I am as usual off topic to an extent. But it does relate in that I have witnessed cognitive dissonance and deception in very well informed/educated exprtise too. Such dynamics I believe are not only interesting but rarely made interesting in much social science research. At least today b/c of the emphasis on quantification and lack of really compelling writing talent.

  2. Albert says:

    What is the real point in this discussion? It’s obvious that real science is good and it’s cool. It’s easy to see where is the real value of things: real science. It’s not a question whether something is cool or boring. It’s a question about where is the real value. For example, Freud was a big farce. Freud does pseudoscience. It’s not cool because it’s not real science.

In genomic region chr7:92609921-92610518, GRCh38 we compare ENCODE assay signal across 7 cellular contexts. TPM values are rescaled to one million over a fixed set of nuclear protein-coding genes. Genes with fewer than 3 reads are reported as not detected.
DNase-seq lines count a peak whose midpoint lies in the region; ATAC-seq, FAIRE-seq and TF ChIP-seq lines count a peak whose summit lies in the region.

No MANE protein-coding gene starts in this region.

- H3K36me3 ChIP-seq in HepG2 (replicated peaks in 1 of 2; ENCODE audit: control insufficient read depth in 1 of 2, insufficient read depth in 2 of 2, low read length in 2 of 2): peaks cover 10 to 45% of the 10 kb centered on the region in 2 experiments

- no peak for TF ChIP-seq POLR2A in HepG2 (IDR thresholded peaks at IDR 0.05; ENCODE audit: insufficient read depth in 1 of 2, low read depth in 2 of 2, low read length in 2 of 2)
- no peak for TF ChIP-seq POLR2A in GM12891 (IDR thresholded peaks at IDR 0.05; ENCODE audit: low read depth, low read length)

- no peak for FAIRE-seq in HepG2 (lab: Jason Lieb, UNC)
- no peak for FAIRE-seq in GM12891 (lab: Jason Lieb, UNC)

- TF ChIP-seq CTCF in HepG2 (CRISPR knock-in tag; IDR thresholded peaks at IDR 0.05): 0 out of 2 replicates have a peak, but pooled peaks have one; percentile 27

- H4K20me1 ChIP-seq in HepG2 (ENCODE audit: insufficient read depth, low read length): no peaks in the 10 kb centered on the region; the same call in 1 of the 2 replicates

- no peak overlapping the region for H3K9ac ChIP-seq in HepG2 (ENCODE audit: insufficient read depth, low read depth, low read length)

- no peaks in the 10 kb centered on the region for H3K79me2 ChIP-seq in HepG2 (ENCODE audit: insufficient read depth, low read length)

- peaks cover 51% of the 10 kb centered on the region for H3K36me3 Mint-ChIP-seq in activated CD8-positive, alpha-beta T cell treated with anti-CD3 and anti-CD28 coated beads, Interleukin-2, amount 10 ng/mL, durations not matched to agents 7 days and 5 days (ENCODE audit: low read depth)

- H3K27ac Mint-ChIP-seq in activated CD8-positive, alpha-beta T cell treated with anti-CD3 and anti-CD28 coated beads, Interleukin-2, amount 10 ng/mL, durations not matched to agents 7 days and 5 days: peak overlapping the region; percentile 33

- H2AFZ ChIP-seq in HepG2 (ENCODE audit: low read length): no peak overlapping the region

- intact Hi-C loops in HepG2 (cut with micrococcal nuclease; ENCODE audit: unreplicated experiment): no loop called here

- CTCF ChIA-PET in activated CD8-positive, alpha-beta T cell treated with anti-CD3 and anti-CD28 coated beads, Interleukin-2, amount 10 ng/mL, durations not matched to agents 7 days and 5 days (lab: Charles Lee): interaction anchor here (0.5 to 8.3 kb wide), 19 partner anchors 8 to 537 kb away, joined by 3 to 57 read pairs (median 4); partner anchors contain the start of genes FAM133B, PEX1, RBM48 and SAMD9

3. afeman says:

    Twenty-ish years ago I had a subscription to The Skeptical Inquirer for a while, until I dropped it for basically this reason: debunking is kind of ho-hum. Maybe of interest to an illusionist like James Randi, but not so much if you’re into whatever science a case supposedly involves.

    On the other hand, the question of why these phenomena have an attraction strong enough to inspire defensiveness becomes interesting again.

  4. Nicholas Lewin-Koh says:

    I take issue with the sentence: “Some dude like Zeus or Thor sitting in the sky throwing down thunderbolts: boring.”
    Zeus, Thor and any other pantheon humanity can imagine are far from boring. The are complex reflections of the human psyche and key to understanding human culture in those times, just like our current “mythologizing” of figures like Steve Jobs, Elon Musk, Bill Gates and dare I add Trump to the modern pantheon? The gods humanity imagine are scary but far from boring.